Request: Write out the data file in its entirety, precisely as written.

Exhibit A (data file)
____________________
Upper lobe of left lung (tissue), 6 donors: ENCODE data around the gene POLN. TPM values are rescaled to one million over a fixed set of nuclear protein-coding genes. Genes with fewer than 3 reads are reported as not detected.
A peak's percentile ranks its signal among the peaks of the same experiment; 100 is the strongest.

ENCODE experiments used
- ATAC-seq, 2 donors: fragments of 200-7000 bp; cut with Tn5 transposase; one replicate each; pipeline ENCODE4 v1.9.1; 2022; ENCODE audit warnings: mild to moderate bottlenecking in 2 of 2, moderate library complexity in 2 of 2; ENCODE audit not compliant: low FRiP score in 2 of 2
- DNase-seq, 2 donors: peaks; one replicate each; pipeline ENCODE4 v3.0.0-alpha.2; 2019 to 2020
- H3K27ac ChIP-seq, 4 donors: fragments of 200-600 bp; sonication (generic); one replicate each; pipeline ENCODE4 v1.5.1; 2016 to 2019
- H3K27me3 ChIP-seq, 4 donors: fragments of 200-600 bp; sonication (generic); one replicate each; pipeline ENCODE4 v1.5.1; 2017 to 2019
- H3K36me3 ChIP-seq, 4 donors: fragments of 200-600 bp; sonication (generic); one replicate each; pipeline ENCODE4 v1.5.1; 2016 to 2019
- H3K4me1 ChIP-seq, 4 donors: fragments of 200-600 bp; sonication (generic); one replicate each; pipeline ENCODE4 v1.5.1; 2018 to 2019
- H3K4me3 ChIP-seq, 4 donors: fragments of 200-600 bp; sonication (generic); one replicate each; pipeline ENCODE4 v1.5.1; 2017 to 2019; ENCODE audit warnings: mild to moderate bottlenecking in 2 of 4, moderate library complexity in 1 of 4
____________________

Upper lobe of left lung (tissue), 6 donors: ENCODE data around the gene POLN. TPM values are rescaled to one million over a fixed set of nuclear protein-coding genes. Genes with fewer than 3 reads are reported as not detected.
A peak's percentile ranks its signal among the peaks of the same experiment; 100 is the strongest.

ENCODE experiments used
- ATAC-seq, 2 donors: fragments of 200-7000 bp; cut with Tn5 transposase; one replicate each; pipeline ENCODE4 v1.9.1; 2022; ENCODE audit warnings: mild to moderate bottlenecking in 2 of 2, moderate library complexity in 2 of 2; ENCODE audit not compliant: low FRiP score in 2 of 2
- DNase-seq, 2 donors: peaks; one replicate each; pipeline ENCODE4 v3.0.0-alpha.2; 2019 to 2020
- H3K27ac ChIP-seq, 4 donors: fragments of 200-600 bp; sonication (generic); one replicate each; pipeline ENCODE4 v1.5.1; 2016 to 2019
- H3K27me3 ChIP-seq, 4 donors: fragments of 200-600 bp; sonication (generic); one replicate each; pipeline ENCODE4 v1.5.1; 2017 to 2019
- H3K36me3 ChIP-seq, 4 donors: fragments of 200-600 bp; sonication (generic); one replicate each; pipeline ENCODE4 v1.5.1; 2016 to 2019
- H3K4me1 ChIP-seq, 4 donors: fragments of 200-600 bp; sonication (generic); one replicate each; pipeline ENCODE4 v1.5.1; 2018 to 2019
- H3K4me3 ChIP-seq, 4 donors: fragments of 200-600 bp; sonication (generic); one replicate each; pipeline ENCODE4 v1.5.1; 2017 to 2019; ENCODE audit warnings: mild to moderate bottlenecking in 2 of 4, moderate library complexity in 1 of 4